the twenty stops

Sanskrit has five groups of four stops each. Ordered by position, back to front of the mouth, they are --






the hissy sounds

the Indian h sound . Might sound to you like an English H, but it's sort of softer.

1536 letters. -- 37900pronuguide.bse 1340 -- popularity 4

1471 Pronunciation guide.

(pronunciationofr) (r)

pronunciation of rmmmmmmmmm glosses glosses ^ C+ 1482

The Sanskrit r sound is found in many other languages, such as Japanese, Spanish, Italian, Basque, Arabic. It also makes occasional cameos in some dialects of English.

Technically speaking, this sound is a "tapped r", in other words, an --

alveolar or postalveolar flap.

The Sanskrit version of the sound is more postalveolar than alveolar. So pay attention to move your tongue tip a bit back.

If you are Japanese you won't have any problems with r. It is exactly the same sound as the r in "doraemon".

If you are a Standard Chinese speaker you will have a lot of problems with this sound because the r sounds to you the same as the l. You will have to pay particular attention to NOT replacing the Sanskrit r with the English sound of the letter r.

Spanish and Hindi speakers will find themselves replacing the flapped r sound with the rolled r sound sometimes. Doing so is incorrect Sanskrit, but no one will complain, and won't cause any confusion. So, don't worry about it. It just gives you a bad accent.

If you are an English speaker, you will have to be reminded again and a gain, that the Sanskrit r is sound has nothing to do with the sound of english r. It is the same sound as the t of the word "diabetes" in some American English dialects. Or the "dd" of ladder. Listen carefully to this stanza, using slowdown if necessary --

bhg 13 16

In this stanza the sound of Sanskrit r appears four times. You will likely need to listen to it several times before you notice that none of these is an English-r sound, all four are more like english-dd.

Back to pronunciation of consonants .

1218 letters. -- 37900pronuguide.bse 1384 -- popularity 1

(@slowdown) (@sl)

about slowdownmmmmmmmmm glosses glosses ^ C+ 1483

Youtube videos have a gear icon under them. You can use it to set speed to 75 percent of normal.

Doing this helps students a lot when listening to Sanskrit that is being pronounced too fast, that is, at normal speed. Please set the speed to 75 whenever you have trouble hearing some letters.

Setting speed to 50 percent is mostly always useless, because the sound comes out too distorted.

305 letters. -- 37900pronuguide.bse 1429 -- popularity 1

1482 pronunciation of !r

(ellisneverdark) (el)

ell is never darkmmmmmmmmm glosses glosses ^ C- 1484

Sanskrit l always sounds like the "clear L" of English, never like the "dark L".

If you don't know the difference between the "clear" and "dark" ells, please see Wikipedia on Voiced dental, alveolar and postalveolar lateral approximants.

Back to pronunciation of consonants .

211 letters. -- 37900pronuguide.bse 1429 -- popularity 1

(hsound) (hs)

h soundmmmmmmmmm glosses glosses ^ C+ 1485

The sound of the Sanskrit letter h (lowercased) is the same sound of Hindi or Bengali H, and of the Arabic h sound in "haram" meaning "pyramids" (not the H of "Haram" meaning "holy"). It also appears in the word "behind" of some English dialects.

It is a voiced sound, described at Wikipedia on voiced glottal fricative.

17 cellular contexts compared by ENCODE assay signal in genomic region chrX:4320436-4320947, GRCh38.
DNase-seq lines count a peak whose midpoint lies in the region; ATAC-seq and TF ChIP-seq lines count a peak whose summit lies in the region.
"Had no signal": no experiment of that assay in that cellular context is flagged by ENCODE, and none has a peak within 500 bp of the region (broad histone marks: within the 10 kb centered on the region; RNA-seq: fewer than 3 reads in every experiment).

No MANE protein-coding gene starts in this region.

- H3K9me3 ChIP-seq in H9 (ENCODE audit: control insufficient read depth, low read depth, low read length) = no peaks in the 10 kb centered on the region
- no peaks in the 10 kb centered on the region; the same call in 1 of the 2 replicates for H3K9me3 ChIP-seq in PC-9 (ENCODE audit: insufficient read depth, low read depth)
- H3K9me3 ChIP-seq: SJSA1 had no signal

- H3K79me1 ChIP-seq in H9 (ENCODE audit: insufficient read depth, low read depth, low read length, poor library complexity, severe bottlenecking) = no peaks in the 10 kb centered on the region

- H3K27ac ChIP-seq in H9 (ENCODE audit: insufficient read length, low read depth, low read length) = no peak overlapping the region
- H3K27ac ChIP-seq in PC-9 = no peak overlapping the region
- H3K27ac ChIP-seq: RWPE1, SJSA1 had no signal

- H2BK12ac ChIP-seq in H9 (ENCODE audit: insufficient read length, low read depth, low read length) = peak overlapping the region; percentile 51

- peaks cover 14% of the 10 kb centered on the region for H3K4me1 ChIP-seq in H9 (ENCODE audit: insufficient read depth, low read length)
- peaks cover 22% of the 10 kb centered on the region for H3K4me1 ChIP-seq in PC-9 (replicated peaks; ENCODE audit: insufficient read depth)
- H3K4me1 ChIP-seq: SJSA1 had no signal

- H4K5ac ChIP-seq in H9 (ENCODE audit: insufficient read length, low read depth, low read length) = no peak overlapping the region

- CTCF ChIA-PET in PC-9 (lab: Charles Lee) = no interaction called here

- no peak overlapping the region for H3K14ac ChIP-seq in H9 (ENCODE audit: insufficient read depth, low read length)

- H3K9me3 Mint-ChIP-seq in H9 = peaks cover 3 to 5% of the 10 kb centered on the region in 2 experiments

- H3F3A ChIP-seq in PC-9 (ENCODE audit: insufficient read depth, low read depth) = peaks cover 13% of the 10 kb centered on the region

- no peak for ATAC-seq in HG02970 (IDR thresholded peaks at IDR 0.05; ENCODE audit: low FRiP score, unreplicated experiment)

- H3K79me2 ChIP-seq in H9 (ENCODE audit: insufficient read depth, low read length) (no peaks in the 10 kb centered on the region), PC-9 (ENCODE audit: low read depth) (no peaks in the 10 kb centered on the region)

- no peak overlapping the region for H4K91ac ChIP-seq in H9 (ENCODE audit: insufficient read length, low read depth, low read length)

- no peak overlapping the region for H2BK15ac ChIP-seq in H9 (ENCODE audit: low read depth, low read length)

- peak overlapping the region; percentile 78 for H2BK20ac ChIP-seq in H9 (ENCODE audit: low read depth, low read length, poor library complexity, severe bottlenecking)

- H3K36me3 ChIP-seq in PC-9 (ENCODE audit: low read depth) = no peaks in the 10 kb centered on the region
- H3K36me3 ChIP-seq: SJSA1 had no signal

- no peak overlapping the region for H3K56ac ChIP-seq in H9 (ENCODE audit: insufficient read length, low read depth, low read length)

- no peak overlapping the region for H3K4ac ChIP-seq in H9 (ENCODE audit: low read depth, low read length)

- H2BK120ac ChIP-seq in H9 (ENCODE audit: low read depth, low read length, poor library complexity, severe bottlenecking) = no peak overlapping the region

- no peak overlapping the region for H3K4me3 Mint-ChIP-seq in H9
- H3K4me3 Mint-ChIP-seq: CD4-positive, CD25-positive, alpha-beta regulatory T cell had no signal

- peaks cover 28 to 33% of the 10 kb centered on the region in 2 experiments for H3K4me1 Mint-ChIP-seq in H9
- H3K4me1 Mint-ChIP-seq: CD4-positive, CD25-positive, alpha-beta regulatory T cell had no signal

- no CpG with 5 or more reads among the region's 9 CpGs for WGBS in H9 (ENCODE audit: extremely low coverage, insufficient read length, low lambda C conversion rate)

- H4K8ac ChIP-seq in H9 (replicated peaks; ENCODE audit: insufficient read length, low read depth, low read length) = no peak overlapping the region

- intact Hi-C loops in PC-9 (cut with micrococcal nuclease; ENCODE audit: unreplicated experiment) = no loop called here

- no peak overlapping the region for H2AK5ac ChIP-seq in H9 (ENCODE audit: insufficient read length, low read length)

The h sound is a consonant and is written with the

devanagari letter ha

Do not confuse it with the H sound , which is like English H, and is written with the

devanagari sign visarga

In Sanskrit words, I always spell the English H sound with an uppercase H, and the softer h sound with a lowercase h.

435 letters. -- 37900pronuguide.bse 1452 -- popularity 7

1453 about the @dotdot letter

1481 pronunciation of [@consonant]s

1496 !ahA

1497 /ahA in chanting

1500 the endverse exception

1501 echo vowel

(pronunciationofjJ) (j)

pronunciation of jJmmmmmmmmm glosses glosses ^ C- 1486

According to Sanskrit grammarians, the jJa combination should be pronounced as a j sound followed by a Ja sound.

Yet, because of the influence of local languages, many people mispronounce that combination as gna gnya dnya jna gya.

Watch this video --

How to Pronounce jJA in Sanskrit - 'gya' or 'gnya' or 'dnya' or 'jna'

and if that video is too long for you to watch, just remember: j always sounds like English j, and J always like Spanish ñ.

Someone told me once that instead of saying jJa (jña) you may also say JJa (ñña). I guess that's true, because ñ is nothing more than a nasalized j, and hardly anyone will be able to tell the difference.

Back to pronunciation of consonants .

510 letters. -- 37900pronuguide.bse 1474 -- popularity 2

1471 Pronunciation guide.

(pronunciationofv) (v)

pronunciation of vmmmmmmmmm glosses glosses ^ C- 1487

According to the descriptions of ancient grammarians, the v sound is made by approaching the lips to each other, but not so much that they touch.

That description fits the way the v is said in veda recitation. You can hear that one in the rudra video and in the 108 names of sarasvatI .

Oddly, that description ALSO fits the way English W is pronounced. So, if you find yourself incapable of imitating the sound the Indians make when they say ziva, you may replace that v with English W, as in "ziwa", but you may NEVER use an English V sound.





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1481 pronunciation of [@consonant]s

1499 effects of !hindI accent

transliterations ←

chunk 80: PRONUNCIATION -------------------------------------